Typically, the complex contractual relationships of multiple parties make it necessary that there be an analysis of insurance coverage, additional insured requirements and endorsements as well as construction contract language. We are familiar with these contracts, CGL policies and insurance companies’ actions when litigation becomes necessary.
We are prepared to assist you with any of the following:
- Design Defects
- Water leakage or damage
- Defective roofing, flashing or window installation
- Electrical and mechanical defects
- Product and material defects and failures
- Manufacturing defects in buildings components
- Physical damage to buildings
- Structural damage or errors
- Lateral or sub- adjacent support claims’
- Deceptive Trade Practices Act Claims
- Breach of Warranties
- Residential Construction Liability Act Claims
A clause in a contract, which incorporates by reference another contract, and binds the party to the terms in that other contract to the same extent as the original parties, is referred to as “flow down” clause. These clauses are widely used in subcontractor agreements where subcontractors often agree to the terms between the General Contractor and the Owner. Many times, the Subcontractor will not actually receive a copy of the contract that it is “bound” to and is very surprised when a dispute arises and all the sudden the General Contractor notifies them of a condition or clause that they must abide by that was in the Original GC Agreement. This could be an arbitration clause, or a timing clause, etc. The sky can be the limit. In short, these Flow Down clauses pose numerous obligations to the Subcontractor that the Subcontractor did not initially agree upon (and sometimes did not bid the particular condition) yet Subcontractor is contractually bound to follow the clause, often to its detriment. These can open the Subcontractor up to substantial liability and the Subcontractor is usually blind as to what they are agreeing to.
Contingent Payment Clauses are often found in agreements between general contractors and subcontractors, and make payment to the subcontractor “contingent” on the general contractor’s receipt of payment by the owner. Such clauses essentially pass credit risk to the subcontractor. A Contingent Payment Clause is a contractual provision that makes payment contingent upon the happening of some event. In construction subcontracts, the typical contingent payment clause makes the subcontractor’s payment contingent upon the payment of the subcontractor by the owner.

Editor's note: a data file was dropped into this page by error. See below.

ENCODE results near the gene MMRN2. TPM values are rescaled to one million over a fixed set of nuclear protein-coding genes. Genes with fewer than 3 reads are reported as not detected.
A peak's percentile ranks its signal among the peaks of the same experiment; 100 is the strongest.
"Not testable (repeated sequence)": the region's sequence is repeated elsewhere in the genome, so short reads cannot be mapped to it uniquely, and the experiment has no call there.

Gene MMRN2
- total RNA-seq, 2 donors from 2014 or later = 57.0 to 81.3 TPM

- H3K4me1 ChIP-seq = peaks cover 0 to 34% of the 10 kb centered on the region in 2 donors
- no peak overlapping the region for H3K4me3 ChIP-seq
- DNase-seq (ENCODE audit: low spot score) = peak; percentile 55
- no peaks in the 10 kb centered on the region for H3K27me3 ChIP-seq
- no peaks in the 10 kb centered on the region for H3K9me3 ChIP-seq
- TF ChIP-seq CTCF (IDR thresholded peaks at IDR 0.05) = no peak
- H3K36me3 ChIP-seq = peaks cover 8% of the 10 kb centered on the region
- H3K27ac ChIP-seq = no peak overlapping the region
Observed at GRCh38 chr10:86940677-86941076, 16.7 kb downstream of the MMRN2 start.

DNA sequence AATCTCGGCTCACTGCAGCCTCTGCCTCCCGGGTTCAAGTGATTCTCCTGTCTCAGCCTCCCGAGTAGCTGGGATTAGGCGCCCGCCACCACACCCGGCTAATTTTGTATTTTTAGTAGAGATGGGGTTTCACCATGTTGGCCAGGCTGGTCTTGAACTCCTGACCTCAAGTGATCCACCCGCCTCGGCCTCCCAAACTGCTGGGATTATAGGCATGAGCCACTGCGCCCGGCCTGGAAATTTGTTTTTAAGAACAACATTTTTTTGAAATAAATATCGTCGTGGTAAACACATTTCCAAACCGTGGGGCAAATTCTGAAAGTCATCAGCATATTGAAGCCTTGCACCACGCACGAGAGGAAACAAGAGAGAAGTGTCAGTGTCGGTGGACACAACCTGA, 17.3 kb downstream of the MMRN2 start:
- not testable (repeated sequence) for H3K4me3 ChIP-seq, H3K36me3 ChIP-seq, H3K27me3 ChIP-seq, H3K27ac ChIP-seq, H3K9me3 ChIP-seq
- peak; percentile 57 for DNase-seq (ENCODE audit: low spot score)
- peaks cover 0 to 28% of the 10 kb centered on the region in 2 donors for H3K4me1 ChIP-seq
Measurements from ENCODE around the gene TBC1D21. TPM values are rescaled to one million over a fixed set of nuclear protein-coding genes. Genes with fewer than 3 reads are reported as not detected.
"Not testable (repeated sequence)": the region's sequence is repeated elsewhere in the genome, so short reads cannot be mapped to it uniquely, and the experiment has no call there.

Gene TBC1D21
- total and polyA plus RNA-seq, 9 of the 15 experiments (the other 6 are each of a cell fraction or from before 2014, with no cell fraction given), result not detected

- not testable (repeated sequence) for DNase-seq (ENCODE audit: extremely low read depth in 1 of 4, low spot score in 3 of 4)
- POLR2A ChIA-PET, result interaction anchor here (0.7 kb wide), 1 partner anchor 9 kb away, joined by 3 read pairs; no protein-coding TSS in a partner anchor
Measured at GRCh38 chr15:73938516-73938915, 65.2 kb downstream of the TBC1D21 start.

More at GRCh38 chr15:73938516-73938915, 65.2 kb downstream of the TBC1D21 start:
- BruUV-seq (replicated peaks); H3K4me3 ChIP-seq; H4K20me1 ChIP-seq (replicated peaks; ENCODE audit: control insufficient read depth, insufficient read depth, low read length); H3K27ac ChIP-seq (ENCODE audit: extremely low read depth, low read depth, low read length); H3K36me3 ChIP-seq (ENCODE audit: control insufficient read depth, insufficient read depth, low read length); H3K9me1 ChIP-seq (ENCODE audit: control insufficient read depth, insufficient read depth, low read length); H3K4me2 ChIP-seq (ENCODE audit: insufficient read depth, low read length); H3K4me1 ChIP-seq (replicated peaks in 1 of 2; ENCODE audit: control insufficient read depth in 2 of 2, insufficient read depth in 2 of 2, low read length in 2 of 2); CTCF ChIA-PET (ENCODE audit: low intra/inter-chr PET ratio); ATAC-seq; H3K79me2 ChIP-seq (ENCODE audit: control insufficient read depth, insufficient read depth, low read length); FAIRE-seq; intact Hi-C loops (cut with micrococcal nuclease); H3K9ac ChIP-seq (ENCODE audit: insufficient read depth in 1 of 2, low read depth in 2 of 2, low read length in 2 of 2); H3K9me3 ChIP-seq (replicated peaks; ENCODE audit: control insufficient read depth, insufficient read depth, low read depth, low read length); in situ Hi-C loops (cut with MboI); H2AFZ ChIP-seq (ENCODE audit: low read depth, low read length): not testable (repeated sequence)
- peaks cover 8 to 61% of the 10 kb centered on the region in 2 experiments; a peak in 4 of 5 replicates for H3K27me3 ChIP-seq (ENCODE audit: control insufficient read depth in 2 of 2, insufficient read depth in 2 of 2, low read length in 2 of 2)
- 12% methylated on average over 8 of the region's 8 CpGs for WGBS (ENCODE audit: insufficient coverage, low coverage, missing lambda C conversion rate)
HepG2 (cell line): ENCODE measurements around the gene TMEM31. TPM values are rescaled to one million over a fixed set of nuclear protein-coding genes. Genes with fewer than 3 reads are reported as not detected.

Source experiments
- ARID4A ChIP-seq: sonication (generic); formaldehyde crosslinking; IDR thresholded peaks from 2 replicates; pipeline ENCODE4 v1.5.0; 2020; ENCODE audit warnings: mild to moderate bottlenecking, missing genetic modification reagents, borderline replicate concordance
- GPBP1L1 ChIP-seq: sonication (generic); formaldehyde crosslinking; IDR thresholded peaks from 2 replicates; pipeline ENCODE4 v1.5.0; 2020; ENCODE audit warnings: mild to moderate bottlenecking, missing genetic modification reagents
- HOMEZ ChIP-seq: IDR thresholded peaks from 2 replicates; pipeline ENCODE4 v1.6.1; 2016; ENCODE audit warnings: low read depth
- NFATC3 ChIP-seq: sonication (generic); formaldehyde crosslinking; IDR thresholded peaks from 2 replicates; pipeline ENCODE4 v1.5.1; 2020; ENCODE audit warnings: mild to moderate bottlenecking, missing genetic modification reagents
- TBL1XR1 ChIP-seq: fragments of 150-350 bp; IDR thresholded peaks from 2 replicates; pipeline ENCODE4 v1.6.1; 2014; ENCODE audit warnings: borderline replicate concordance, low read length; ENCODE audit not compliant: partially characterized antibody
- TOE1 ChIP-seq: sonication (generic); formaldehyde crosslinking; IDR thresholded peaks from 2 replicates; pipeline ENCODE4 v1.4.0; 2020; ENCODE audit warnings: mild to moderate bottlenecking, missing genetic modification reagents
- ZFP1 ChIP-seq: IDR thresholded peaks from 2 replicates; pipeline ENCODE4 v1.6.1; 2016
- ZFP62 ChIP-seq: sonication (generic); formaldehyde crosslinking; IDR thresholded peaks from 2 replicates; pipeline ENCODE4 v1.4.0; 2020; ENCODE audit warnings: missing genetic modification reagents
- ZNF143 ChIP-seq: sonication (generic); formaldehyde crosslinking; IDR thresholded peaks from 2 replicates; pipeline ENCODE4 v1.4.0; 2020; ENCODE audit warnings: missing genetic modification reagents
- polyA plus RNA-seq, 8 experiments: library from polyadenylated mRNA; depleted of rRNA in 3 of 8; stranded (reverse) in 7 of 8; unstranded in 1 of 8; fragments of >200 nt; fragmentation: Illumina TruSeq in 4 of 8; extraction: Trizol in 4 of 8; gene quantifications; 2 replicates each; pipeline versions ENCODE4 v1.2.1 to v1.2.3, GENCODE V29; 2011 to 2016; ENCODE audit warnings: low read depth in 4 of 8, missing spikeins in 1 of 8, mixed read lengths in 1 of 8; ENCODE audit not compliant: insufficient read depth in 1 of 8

There are usually two (2) types of contingent payment clauses:
- Links payment to the timing of when payment is made by the owner (Paid When Paid); or
- Specifies that payment by the owner is required in order for the subcontractor to ever receive payment. (Paid if Paid)
For over thirty years, most state courts have held that contractors cannot indefinitely withhold payment from subcontractors based upon a “pay-when-paid” clause. Instead, “pay-when-paid” clauses merely leave the time of payment uncertain. An example of a Pay-When-Paid Clause: “Contractor shall pay Subcontractor within seven days of Contractor’s receipt of payment from the Owner.”
In contrast, a so-called “pay-if-paid” clause makes the subcontractor’s payment absolutely conditional upon the owner’s payment. Because of the harshness of such a provision, most states only enforce “pay-if-paid” clauses if the contract unambiguously expresses that the parties intended for the subcontractor to only be paid if the contractor is paid. An example of a Pay-If-Pay Clause: “The obligation of contractor to make payment under this agreement, whether a progress or final payment, or for extra or change orders or delays to the work, is subject to the express condition precedent of payment therefore by the owner.”
The scariest clause a subcontractor can face in a subcontract agreement is the dreaded indemnification clause. However, an enforceable indemnification clause can also act to protect you against lower-level subcontractors.
Why is an indemnity clause important?
An indemnity clause is a contractual provision where one party undertakes to indemnify (reimburse, compensate) the other party for damage or loss. Why all type of businesses use indemnification clauses, they are a fundamental part of many construction contacts because parties such as general contractors are able to use such clauses to control their risk of liability while another party, such as subcontractors, assume the responsibility.
The real problem is that many subcontractors will not try to negotiate the terms of the indemnification clause because they do not want to risk losing the job. While Texas does offer some statutory protections, there could be a substantial cost for not negotiating these indemnity clauses. It is always beneficial to negotiate the terms up front. After all, any time you have a lengthy Court case to try and enforce such a provision, it will be extremely expensive.
Protections in Texas – Indemnity Clauses
Texas is one of the many states that have special laws to protect individuals and businesses from overbroad indemnity clauses. Often, general contractors’ contracts try to place all of the risk on the subcontractors (even for the general contractor’s own mistakes)! Texas has created a law to attempt to even the playing field a limit such an indemnification clause. The Texas Anti-Indemnity Statute (Texas Insurance Code § 151.102) took effect in January 2012 after HB 2093 passed. This law prohibits certain contracts, which attempt to shift the liability for negligence, and other similar torts from the indemnitee to a third party – especially those relating to construction. While many of these contracts are still running around out there, many of them would probably be ruled void.